Over recent decades, we have seen a transformation in the architecture of schools and educational learning spaces. With new technology, social advancement, community innovation and an exploding startup scene full of young entrepreneurs, it is not surprising that the demand for space to think, create and innovate begins within our schools.
The world, and the way in which we work, continues to evolve – so too must our learning environments. Dated classroom buildings are making way for cutting-edge STEM and visual art precincts in line with contemporary architecture and technology capabilities. These well-designed facilities within educational settings are helping to prepare a generation of students for a future workforce that is yet to be realised.
Penrhos College has invested almost $11 million in its Science and Innovation Centre, giving the College one of Western Australia’s most advanced STEM facilities for girls. The overarching objective of the project was to create an inspirational teaching and learning environment for STEM subjects and STEM-related areas by providing a versatile and flexible learning space that is resilient to future change and supportive of fast-evolving pedagogy.
Five years ago, Penrhos identified its Science facilities as its highest priority for upgrade, with parts of the existing Science building being almost 50 years old. Architects Zuideveld Marchant Hur (ZMH) were engaged to assist the College in defining both the strategic and functional requirements for the new Science spaces, building on a 20-year history of working with Penrhos, having previously designed the Creative Arts and Design Building, Staff rooms, and Boarding House. “We see our role with each project as custodians of the College’s campus vision” says Nathan Zuideveld of ZMH, “as we seek to thoughtfully introduce new contemporary inspirational learning spaces, materials and technologies, carefully crafted to respect the historical architectural fabric and rhythm of the campus”.
Opened in January this year, the Centre houses high-tech resources for the kind of hands-on, task-based projects which help support the development of critical thinking and the application of 21st century-based learning. One of the driving forces behind Penrhos’ significant investment was its commitment to delivering an inspirational learning environment, along with offering its students early insight into the opportunities and accessibility of further study and careers in areas that are typically dominated by males. “Young women of today can expect to have multiple careers, many of which do not even exist yet,” says Penrhos Principal Kalea Haran. “One thing we can be sure of is that STEM related skill sets are likely to feature in many of the careers our girls choose to pursue.”
The role that a single-sex education plays in encouraging girls to challenge the status quo and feel empowered to pursue their passions and their dreams cannot go unnoticed. Research shows that girls benefit from learning environments where there are no expectations of them to fulfil traditional gender stereotypes in the subjects they study, the activities they participate in or the careers they pursue.
Preparing students for a changing tomorrow is at the forefront of Penrhos’ mission, to give students the inspirational learning environment and open space they need to effectively adapt for whatever their future will present. “The new science learning spaces are flexible and versatile, full of natural light, providing opportunities to inspire, collaborate, experiment, build and learn” says Nathan Zuideveld. The girls are supported, and in turn support each other, in developing their problem-solving and collaboration skills, whilst also building resilience and self-confidence. Learning spaces such as these, Zuideveld adds “are adaptable for groups, workshops, informal and formal presentations and demonstration spaces, both inside and outside the building.” They are intentionally designed to support best practice in both curriculum and teaching, to support the exploration of meaningful ideas and access to innovative resources that can turn ideas into reality. This type of learning is active rather than passive, and constantly evolving to meet the needs of a new generation of students which is redefining the learning experience.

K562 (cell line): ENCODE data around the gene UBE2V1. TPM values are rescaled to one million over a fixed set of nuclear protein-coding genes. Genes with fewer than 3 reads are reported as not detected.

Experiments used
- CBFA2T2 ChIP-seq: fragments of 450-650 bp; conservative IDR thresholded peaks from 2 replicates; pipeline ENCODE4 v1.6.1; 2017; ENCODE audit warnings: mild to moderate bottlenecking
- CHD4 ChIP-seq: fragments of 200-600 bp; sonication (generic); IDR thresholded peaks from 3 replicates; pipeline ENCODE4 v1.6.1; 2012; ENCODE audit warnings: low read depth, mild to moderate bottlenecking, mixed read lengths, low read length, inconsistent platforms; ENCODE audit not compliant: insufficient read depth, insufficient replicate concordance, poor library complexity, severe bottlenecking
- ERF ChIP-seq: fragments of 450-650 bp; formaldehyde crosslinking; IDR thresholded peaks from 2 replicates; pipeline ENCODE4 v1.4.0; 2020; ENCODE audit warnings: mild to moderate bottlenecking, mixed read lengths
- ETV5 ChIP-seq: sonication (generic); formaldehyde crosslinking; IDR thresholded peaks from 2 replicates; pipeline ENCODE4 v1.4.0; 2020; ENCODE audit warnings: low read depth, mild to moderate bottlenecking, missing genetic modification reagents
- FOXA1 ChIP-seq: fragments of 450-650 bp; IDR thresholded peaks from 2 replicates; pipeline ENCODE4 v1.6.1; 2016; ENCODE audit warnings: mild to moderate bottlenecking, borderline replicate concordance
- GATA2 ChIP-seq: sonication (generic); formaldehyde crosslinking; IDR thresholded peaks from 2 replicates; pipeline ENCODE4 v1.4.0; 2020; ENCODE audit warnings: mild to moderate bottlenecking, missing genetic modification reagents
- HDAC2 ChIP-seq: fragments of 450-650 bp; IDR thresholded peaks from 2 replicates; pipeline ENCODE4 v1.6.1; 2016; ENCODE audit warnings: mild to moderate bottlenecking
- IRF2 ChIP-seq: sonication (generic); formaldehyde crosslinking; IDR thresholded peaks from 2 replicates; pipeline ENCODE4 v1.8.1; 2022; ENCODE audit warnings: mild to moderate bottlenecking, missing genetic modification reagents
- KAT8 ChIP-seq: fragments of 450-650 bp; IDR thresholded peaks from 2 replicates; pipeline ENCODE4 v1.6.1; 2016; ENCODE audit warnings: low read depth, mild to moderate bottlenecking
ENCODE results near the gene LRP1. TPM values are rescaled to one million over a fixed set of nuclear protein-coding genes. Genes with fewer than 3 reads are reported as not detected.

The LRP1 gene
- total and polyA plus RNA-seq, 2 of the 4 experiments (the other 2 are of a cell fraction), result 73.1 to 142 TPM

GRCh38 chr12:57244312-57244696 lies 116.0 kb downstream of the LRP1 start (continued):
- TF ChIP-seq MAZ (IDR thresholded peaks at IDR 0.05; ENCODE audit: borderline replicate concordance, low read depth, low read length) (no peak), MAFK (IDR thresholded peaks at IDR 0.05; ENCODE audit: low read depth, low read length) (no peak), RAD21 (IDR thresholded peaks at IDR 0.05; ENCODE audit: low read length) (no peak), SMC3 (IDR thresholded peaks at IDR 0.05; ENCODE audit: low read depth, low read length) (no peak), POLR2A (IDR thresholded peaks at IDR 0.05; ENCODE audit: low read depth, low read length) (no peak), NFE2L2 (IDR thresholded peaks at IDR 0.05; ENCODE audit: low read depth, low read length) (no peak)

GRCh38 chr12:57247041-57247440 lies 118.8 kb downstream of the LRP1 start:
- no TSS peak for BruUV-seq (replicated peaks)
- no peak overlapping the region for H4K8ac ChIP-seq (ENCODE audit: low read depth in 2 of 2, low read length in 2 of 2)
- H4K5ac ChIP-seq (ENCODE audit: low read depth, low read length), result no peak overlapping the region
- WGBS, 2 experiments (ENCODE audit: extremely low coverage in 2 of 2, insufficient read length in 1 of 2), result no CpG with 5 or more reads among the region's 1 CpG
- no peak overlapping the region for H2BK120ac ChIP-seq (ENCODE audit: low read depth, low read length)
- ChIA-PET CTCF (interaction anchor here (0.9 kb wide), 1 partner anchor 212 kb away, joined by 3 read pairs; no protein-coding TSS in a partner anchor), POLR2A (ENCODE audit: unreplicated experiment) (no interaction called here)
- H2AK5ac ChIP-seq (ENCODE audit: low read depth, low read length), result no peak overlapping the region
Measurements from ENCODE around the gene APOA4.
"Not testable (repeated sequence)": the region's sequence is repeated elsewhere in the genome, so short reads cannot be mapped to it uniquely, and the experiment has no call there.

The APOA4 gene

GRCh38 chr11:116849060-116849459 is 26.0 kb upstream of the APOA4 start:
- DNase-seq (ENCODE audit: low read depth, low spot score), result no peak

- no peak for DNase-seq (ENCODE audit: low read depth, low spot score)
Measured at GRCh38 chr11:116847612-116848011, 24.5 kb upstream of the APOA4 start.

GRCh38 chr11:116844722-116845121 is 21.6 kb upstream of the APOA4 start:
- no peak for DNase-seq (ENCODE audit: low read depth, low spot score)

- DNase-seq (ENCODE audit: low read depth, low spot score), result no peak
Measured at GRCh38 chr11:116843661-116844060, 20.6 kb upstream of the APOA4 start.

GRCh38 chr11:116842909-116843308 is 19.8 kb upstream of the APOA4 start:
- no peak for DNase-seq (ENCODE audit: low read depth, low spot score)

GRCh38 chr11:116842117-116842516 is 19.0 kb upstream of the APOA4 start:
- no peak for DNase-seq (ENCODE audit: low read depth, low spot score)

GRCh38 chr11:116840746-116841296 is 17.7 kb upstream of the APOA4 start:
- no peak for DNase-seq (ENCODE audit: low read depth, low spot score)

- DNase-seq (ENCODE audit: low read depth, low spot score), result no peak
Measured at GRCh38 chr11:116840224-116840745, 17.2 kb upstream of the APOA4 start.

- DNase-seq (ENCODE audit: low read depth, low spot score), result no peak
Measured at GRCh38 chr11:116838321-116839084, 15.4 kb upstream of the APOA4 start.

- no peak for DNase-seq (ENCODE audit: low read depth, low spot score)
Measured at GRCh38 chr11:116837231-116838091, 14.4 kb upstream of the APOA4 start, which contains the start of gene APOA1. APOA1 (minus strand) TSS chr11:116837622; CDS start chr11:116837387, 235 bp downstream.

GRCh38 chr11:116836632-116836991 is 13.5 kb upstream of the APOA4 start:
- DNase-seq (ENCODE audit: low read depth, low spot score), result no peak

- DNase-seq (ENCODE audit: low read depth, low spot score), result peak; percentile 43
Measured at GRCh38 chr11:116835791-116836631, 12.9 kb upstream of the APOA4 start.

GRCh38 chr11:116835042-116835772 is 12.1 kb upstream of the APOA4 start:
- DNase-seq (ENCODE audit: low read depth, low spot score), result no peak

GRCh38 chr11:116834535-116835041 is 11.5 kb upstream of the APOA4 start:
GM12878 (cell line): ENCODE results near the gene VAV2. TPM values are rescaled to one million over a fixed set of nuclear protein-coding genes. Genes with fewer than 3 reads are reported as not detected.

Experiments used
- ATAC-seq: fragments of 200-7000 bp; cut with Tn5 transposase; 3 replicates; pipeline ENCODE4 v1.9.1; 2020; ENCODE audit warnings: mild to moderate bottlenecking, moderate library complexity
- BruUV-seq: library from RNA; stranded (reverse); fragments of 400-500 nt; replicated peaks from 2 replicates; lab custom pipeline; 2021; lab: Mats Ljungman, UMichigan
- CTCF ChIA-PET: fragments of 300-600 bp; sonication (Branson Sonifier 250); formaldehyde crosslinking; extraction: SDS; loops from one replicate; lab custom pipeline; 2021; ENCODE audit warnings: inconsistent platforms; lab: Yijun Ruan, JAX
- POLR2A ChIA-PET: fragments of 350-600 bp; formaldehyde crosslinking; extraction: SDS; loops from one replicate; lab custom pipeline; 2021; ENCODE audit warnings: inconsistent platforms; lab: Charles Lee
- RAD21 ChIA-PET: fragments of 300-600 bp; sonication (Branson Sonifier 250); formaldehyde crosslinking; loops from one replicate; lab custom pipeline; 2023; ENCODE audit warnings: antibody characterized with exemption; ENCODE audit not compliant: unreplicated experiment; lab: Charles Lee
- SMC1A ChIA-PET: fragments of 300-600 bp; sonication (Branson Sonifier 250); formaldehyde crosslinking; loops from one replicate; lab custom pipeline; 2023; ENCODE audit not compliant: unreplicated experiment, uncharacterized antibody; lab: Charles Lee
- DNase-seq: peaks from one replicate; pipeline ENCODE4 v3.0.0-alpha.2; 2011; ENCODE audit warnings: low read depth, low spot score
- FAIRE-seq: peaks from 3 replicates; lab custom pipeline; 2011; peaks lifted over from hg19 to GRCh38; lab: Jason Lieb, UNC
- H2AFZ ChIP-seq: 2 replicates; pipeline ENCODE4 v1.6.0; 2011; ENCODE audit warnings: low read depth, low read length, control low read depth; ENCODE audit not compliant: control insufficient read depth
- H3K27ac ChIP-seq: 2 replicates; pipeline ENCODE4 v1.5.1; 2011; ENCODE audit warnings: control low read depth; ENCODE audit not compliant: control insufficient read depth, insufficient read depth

The three-story Science building at Penrhos incorporates all the traits of a real-life working environment, including multi-functional labs, break-out collaboration spaces encouraging small and large groups to congregate, an amphitheatre-style presentation space which supports live-streaming of lectures and distance learning, outdoor lab and a rooftop deck with views over Perth city. Principal Kalea Haran says “students today are part of a generation that churns out the kind of forward-thinking innovators and creatives who draw their best energy from collaboration and dynamic space”. This generation is known as the Alpha generation (born between 2010 and 2024) – a cohort which is growing up through recession, pandemic and technological revolution. The challenges these students face are real, complex and thought-provoking. “It’s not surprising that our students want to problem-solve, to be stimulated and participate in impactful real-world projects – they want to feel equipped to act decisively when faced with a challenge.”
Research shows that educational experiences that are contextual, active, social, and student-owned lead to deeper learning. And, as the world transforms, schools must consider new and advanced approaches to consistently inspire and support this cohort, in the best possible preparation for their real-life social and employment futures.